Backwards on Racial Understanding

Scott Jaschik, Inside Higher Ed, April 10, 2012

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A new study being presented at this year’s annual meeting of the American Educational Research Association suggests that as undergraduates progress in higher education, they become less interested, on average, in promoting racial understanding. The study finds that this is true across racial groups—although it finds some characteristics of the college experience that may make students more interested in racial understanding as they proceed from freshman to senior year.

{snip} They used survey data of students at 6 liberal arts colleges and 11 universities collected by the Wabash National Study of Liberal Arts Education.

Students were asked: “How important to you personally is helping to promote racial understanding?” The researchers write that they selected this as the question because, unlike questions about “openness to diversity” or “other more abstract notions of tolerance,” this question “attempts to capture respondents’ personal commitment to improving racial understanding and may be less prone to social desirability bias.” {snip}

{snip} All four groups were lower at the end of their freshman year, and lower as well by their senior year. Asians showed some rebound between the end of freshman year and senior year, but still ended up at a lower point than where they started.

Importance to College Students of Promoting Racial Understanding, on Scale of 1-4

Group Start of Frosh Year End of Frosh Year Senior Year
White 2.47 2.32 2.31
Black 3.26 3.18 2.95
Latino 3.13 2.93 2.82
Asian 2.88 2.63 2.74

The researchers write that “contrary to our expectations, the average change in racial attitudes during the first year and over the entire four-year period is in a negative direction.” In between the start and end of freshman year, 30.5 percent said that promoting racial understanding was less important at the end, while only 17.3 percent thought it was more important. (The rest didn’t change.) Between the start and end of college, more students “trend negative” (33.8 percent) than positive (21.4 percent), the study finds.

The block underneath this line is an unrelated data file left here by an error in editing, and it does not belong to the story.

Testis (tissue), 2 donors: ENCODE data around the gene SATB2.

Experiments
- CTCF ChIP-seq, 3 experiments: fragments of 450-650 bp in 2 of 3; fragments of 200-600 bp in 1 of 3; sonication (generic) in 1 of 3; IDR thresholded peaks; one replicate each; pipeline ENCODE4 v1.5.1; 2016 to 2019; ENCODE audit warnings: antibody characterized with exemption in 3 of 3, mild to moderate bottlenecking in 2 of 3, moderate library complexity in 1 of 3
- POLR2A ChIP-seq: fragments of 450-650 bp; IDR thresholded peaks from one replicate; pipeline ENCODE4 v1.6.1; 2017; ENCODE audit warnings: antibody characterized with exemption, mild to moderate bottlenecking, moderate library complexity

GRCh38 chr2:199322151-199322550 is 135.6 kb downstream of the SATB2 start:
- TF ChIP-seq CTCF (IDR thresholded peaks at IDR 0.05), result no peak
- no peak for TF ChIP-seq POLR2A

The paper’s authors say these data challenge the conventional wisdom about college and race: the findings suggest that for most students, being in college has no impact on a desire to promote racial understanding, and that those who change do so in the direction of being less committed to intergroup understanding.

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“These findings cast doubt on research and conventional wisdom that argues for the liberalizing effects of higher education on racial attitudes. Instead, it suggests that, for some students, negative experiences with diversity may dampen the relatively progressive racial views they hold when entering college,” write the authors in their conclusion.

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